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    This two MiniVan or also can be categorized as medium MPV are popular in Malaysia except for Toyota Sienna that comes in CBU but still fill-up the Malaysian heart. Here we show you 2011 model of both MPV. Make your comparison on the design.


    The 2011 Honda Odyssey will continue with a V-6 engine, though final specifications were not released in time for this report. Sources say, however, that the 2011 model will use the same basic 3.5-liter V-6 that has served well in the outgoing Odyssey as well as in other Hondas, such as the Pilot SUV.

    Horsepower will again be around 250 and torque around 245 pound-feet (think of torque as the force that you feel when you accelerate and horsepower as the energy that sustains your momentum). However, all versions of the 2011 Odyssey will have Honda’s Variable Cylinder Management (VCM) technology. This saves gas by automatically switching to three or four cylinders in low-demand situations.

    Previously, only the top to Odyssey models, the EX-L and Limited, got VMC, leaving the entry-level LX version and midline EX model without the fuel-saving feature. The 2011 Odyssey’s sole transmission is likely to be a six-speed automatic, which would replace a less-efficient five-speed automatic. This fourth-generation Odyssey will remain front-wheel drive, leaving the Sienna as the only minivan to offer all-wheel drive. Honda points buyers looking for all-wheel drive and three-row seating to the Pilot SUV.


    By adding the alternative of a four-cylinder engine, the 2011 Toyota Sienna is the first minivan in years to stray from the V-6-engine-only formula. Luckily, the four-cylinder powertrain is a good one: the same 187-horsepower 2.7-liter and six-speed automatic transmission that provides likeable performance in the Venza. In the 2011 Sienna, however, it’s saddled with several hundred additional pounds of vehicle weight. The four-cylinder is available in the 2011 Sienna base and LE models. The V-6 is available at extra cost in those models and is standard in the 2011 Sienna SE, XLE, and Limited. This 3.5-liter V-6 is a slightly revised version of the one in the second-generation Sienna. It’s rated at 266 horsepower, one more than before, but now works through a more efficient automatic transmission with six speeds instead of five.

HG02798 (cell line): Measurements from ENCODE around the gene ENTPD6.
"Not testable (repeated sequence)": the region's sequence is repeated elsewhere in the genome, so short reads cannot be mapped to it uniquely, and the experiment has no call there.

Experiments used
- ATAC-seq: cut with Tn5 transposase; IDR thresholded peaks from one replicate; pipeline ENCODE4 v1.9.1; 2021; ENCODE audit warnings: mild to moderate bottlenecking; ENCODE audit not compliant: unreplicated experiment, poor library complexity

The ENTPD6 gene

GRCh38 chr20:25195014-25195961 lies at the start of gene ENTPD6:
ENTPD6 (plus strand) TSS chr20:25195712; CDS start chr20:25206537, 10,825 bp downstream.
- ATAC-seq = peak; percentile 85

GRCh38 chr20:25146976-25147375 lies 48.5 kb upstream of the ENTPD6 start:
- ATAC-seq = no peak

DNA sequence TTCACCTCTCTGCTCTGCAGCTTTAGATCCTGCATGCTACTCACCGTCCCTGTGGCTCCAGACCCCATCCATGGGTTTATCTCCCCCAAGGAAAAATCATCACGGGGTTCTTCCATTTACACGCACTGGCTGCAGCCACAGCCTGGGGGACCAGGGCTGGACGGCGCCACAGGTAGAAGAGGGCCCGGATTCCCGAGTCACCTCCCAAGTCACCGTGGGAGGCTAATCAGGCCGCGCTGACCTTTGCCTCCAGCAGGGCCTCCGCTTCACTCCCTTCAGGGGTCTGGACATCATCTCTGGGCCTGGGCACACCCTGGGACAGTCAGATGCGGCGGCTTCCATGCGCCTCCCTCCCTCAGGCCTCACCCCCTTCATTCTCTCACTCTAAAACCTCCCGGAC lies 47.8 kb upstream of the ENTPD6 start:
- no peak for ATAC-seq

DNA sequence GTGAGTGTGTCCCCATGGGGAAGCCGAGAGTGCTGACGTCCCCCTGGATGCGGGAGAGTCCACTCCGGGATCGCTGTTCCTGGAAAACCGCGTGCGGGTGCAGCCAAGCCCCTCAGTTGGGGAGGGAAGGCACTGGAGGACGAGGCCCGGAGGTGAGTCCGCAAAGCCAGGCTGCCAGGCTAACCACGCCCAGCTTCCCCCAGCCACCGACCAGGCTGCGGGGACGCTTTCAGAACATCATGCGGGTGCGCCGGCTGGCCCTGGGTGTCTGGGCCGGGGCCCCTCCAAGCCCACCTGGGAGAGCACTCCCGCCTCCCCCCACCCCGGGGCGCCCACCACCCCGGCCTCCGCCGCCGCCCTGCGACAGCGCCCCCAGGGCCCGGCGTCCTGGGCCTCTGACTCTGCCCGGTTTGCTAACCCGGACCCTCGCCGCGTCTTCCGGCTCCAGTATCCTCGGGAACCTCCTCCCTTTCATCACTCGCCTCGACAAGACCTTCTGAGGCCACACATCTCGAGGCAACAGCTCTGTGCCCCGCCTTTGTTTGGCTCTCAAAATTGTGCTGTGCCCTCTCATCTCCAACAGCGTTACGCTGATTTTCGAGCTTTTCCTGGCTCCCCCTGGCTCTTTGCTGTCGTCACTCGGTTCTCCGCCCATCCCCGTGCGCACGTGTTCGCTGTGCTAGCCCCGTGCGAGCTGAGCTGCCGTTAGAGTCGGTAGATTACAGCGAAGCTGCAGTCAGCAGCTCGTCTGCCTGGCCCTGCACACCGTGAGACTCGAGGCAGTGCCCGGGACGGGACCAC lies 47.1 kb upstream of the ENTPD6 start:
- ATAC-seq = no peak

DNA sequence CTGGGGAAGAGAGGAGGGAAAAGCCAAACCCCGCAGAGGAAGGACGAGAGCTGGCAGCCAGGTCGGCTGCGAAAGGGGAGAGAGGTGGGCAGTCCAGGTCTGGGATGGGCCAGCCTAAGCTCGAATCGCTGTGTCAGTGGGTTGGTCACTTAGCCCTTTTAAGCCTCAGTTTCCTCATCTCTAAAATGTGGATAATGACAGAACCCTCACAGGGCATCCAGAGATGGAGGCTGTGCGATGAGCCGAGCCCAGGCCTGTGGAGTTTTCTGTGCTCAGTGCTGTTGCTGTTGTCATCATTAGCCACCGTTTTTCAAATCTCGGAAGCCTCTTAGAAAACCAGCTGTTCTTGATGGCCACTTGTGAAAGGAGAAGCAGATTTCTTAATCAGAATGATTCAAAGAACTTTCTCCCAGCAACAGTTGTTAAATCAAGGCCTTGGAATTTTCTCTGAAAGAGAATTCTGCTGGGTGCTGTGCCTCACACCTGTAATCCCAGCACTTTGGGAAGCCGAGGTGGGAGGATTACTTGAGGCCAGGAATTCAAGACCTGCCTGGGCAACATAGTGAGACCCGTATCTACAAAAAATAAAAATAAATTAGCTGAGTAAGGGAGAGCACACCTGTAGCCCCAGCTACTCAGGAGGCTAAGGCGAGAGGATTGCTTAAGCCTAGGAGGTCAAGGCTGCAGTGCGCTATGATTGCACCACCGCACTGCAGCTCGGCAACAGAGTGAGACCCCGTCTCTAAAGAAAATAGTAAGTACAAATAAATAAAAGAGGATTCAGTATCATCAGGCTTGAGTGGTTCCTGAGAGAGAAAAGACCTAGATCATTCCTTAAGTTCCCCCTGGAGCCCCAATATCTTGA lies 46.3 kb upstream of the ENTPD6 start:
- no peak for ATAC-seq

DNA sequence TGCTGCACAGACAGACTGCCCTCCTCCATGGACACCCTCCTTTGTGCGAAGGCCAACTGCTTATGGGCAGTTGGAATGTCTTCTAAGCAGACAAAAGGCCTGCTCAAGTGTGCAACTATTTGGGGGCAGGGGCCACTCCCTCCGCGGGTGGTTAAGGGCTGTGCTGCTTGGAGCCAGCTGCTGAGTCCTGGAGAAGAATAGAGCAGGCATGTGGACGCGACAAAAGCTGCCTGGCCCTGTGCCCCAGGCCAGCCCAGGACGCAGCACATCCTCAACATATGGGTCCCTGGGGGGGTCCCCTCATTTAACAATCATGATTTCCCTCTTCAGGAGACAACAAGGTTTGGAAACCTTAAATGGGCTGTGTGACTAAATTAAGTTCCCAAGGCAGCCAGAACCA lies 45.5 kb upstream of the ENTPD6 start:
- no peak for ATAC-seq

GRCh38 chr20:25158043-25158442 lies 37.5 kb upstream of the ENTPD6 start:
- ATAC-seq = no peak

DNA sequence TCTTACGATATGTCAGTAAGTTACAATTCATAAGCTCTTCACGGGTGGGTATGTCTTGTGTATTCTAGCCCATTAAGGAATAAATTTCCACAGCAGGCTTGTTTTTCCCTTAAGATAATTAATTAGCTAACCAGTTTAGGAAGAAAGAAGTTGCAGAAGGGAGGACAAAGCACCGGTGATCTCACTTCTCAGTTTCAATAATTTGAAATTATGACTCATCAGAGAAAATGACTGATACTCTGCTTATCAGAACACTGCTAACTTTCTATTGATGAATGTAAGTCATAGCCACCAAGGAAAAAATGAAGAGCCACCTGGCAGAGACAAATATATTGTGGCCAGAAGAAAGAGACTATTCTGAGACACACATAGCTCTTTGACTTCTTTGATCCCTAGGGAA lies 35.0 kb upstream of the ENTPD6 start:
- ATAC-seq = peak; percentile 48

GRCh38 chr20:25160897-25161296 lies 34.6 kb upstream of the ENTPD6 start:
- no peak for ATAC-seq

Both 2011 Sienna transmissions have the same flick-of-the-wrist manual-gear-selection capability that enhances drivability in the Venza. V-6 Siennas can pull trailers weighing up to 3,500 pounds. Sienna returns with front-wheel drive, the layout used in all minivans. This locates powertrain components in the nose for compact packaging and concentrates their weight over the tires that propel the vehicle, which enhances wet-surface traction. Sienna, however, repeats as the only minivan to also offer the added security of all-wheel drive (AWD). The 2011 Sienna’s AWD system is not intended for off-roading, but instead senses tire slip and automatically shuffles power between the front and rear wheels to optimize grip. It does not change ride height or external appearance. AWD is available on the 2011 Sienna LE V-6 models and on XLE and Limited trim levels.

    Every 2011 Sienna comes with an enhanced version of Toyota’s Vehicle Stability Control (VSC). This is designed to coordinate the response of the antilock brake system (ABS), traction control, and electric power steering in an emergency maneuver. Optional on the 2011 Sienna Limited model is Toyota’s new Vehicle Dynamic Integrated Management. This is designed to anticipate an impending collision and respond by cinching seatbelts and triggering early VSC engagement. All 2011 Siennas come with alloy wheels. Base models and front-wheel-drive LE and XLE models have 17-inch tires. Limited and AWD models have 18s.The 2011 Sienna SE has 19-inch wheels and tires that compliment a lowered, sport-tuned suspension.

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